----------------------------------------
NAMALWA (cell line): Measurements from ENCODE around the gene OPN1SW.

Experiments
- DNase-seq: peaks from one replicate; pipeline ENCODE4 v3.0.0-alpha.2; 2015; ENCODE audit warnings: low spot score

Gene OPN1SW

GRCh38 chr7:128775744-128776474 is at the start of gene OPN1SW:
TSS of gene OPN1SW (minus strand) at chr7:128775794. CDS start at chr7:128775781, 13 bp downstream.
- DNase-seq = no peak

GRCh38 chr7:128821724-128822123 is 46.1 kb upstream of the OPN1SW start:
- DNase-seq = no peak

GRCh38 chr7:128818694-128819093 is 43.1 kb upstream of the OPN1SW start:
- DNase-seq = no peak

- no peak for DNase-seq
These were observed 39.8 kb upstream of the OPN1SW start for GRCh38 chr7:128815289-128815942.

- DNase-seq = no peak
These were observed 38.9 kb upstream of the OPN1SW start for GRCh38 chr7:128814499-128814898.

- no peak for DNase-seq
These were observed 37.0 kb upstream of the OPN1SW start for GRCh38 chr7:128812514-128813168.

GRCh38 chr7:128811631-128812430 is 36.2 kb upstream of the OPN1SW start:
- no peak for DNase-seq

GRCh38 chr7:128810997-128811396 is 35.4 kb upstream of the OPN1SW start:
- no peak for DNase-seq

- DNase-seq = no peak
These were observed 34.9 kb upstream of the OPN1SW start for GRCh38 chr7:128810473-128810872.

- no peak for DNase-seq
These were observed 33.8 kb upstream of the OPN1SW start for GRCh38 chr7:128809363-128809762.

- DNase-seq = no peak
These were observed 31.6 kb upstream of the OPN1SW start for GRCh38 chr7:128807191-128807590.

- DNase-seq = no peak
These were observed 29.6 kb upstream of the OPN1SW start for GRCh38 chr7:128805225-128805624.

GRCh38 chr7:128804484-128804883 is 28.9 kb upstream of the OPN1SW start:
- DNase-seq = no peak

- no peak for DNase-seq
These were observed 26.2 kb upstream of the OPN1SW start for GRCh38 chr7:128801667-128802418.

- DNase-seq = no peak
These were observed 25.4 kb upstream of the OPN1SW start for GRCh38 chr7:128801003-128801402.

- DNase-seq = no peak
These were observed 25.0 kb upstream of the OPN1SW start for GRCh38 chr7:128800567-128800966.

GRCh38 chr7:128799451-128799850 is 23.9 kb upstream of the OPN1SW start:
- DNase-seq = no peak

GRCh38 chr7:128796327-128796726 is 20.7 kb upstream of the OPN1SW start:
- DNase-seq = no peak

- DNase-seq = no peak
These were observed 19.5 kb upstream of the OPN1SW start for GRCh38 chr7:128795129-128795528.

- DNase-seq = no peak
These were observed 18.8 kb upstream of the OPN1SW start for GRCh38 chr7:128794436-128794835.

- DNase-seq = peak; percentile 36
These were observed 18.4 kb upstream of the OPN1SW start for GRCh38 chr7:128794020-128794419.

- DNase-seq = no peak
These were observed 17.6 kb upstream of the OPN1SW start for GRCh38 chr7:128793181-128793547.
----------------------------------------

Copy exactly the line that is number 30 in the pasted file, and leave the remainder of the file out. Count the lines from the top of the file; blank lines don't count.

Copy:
GRCh38 chr7:128804484-128804883 is 28.9 kb upstream of the OPN1SW start: